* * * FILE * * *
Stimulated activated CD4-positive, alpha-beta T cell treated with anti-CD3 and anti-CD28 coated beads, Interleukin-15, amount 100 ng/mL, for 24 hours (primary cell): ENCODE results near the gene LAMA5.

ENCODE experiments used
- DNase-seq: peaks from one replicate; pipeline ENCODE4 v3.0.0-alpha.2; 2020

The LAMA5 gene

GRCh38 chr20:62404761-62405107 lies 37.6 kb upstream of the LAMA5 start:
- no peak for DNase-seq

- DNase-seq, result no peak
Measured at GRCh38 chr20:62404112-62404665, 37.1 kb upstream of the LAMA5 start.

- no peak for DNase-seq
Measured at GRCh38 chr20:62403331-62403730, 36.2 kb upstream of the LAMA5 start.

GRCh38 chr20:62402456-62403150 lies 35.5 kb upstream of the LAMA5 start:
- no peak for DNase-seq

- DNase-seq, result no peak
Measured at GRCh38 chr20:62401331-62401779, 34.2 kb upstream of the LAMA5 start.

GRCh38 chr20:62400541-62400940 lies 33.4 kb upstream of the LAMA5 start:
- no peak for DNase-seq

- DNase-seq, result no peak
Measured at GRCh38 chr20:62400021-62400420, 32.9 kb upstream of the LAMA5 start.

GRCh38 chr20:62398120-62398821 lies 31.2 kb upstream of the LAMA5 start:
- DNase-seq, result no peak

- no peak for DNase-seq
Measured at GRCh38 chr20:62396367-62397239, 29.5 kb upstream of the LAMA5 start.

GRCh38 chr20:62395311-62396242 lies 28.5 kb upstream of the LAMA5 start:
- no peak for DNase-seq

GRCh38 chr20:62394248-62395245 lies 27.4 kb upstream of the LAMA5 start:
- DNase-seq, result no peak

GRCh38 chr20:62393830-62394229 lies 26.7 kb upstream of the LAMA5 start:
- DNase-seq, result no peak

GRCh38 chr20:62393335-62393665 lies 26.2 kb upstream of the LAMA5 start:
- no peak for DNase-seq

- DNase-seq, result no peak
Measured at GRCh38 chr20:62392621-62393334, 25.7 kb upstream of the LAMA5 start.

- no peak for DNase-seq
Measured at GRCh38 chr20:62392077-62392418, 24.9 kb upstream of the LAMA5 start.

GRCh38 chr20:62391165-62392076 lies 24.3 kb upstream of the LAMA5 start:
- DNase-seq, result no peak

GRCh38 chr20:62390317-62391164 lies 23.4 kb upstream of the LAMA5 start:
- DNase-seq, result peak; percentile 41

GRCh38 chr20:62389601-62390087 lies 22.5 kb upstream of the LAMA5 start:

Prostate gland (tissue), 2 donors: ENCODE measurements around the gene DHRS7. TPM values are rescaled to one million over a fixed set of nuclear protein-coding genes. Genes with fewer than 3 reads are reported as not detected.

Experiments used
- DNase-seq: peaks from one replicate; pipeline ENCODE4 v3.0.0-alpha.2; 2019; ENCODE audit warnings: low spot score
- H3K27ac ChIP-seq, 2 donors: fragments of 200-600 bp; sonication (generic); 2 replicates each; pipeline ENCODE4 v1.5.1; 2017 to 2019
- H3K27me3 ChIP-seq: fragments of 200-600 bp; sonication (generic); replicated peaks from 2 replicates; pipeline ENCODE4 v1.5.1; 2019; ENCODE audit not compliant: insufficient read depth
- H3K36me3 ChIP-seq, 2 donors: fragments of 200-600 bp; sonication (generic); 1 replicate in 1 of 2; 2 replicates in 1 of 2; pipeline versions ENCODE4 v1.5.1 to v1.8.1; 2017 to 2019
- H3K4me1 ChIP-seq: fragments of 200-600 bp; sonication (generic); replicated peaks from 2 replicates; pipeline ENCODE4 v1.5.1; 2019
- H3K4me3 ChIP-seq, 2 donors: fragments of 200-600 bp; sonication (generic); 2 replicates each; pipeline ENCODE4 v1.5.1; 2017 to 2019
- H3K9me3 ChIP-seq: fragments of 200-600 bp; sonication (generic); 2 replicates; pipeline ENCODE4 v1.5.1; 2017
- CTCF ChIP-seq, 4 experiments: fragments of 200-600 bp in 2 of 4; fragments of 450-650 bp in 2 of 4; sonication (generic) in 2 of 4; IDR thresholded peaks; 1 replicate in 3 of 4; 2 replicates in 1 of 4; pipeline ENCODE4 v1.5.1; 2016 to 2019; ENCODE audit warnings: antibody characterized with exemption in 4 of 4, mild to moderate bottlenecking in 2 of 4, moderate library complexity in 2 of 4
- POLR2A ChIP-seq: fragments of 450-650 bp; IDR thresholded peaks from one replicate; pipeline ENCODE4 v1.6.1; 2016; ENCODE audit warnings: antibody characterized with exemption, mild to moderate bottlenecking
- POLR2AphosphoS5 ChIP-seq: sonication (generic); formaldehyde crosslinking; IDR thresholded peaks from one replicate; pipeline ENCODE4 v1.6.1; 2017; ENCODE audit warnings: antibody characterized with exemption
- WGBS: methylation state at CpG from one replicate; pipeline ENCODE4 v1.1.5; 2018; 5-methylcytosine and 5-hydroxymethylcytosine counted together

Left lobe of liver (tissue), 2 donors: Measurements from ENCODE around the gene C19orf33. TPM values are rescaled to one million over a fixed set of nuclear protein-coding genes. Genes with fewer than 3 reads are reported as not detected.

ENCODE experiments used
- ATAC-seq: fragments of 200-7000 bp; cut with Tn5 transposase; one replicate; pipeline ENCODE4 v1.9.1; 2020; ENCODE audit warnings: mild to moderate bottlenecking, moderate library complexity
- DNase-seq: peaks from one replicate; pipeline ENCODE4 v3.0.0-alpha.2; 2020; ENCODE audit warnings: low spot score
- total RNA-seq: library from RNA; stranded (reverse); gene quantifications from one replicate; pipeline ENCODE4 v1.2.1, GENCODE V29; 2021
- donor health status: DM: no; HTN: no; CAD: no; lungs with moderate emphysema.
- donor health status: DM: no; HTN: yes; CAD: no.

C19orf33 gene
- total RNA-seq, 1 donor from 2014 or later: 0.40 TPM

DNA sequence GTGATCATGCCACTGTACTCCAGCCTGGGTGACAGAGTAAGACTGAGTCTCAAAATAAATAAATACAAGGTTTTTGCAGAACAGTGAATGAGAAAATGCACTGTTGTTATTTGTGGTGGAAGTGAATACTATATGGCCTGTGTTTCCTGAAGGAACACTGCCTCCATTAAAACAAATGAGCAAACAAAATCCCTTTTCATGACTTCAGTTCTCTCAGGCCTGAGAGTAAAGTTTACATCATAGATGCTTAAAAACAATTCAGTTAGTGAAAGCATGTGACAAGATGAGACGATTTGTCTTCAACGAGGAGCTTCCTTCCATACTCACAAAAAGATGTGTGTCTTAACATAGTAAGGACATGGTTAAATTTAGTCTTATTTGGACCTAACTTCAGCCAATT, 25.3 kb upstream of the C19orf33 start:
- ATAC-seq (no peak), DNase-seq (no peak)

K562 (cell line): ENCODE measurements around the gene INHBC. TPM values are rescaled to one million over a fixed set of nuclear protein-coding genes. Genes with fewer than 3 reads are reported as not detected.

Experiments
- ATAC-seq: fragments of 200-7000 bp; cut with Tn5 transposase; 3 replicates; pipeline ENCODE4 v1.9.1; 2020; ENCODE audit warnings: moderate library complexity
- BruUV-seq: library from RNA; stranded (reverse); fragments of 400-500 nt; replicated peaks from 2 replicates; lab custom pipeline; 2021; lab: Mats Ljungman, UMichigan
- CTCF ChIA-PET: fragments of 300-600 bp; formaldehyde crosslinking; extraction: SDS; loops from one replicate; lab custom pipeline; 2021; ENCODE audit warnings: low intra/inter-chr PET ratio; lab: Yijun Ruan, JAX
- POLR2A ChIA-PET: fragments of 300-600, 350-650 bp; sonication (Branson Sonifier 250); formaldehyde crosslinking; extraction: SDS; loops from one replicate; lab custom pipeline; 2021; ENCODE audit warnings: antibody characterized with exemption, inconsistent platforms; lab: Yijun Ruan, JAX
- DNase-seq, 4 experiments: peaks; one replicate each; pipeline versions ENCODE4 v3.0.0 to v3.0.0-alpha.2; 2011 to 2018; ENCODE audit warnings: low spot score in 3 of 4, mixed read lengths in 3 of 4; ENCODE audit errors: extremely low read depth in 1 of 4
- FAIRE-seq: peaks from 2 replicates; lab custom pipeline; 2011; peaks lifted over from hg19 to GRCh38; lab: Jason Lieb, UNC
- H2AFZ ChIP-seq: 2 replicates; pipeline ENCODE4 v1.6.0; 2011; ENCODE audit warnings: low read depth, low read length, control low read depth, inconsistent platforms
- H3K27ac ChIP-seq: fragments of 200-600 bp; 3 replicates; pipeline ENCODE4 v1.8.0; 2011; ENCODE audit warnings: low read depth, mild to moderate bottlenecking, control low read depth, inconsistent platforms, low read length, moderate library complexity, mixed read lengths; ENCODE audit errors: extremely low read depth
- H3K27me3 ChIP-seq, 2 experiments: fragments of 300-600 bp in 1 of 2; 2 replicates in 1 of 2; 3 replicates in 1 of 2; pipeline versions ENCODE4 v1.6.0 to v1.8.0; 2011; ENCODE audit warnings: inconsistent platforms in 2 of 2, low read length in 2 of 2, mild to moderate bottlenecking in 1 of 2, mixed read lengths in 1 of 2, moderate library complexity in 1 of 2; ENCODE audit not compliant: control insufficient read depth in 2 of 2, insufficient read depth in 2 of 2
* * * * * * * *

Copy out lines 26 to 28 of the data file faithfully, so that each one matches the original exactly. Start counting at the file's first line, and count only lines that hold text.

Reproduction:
- DNase-seq, result no peak

GRCh38 chr20:62393830-62394229 lies 26.7 kb upstream of the LAMA5 start:
- DNase-seq, result no peak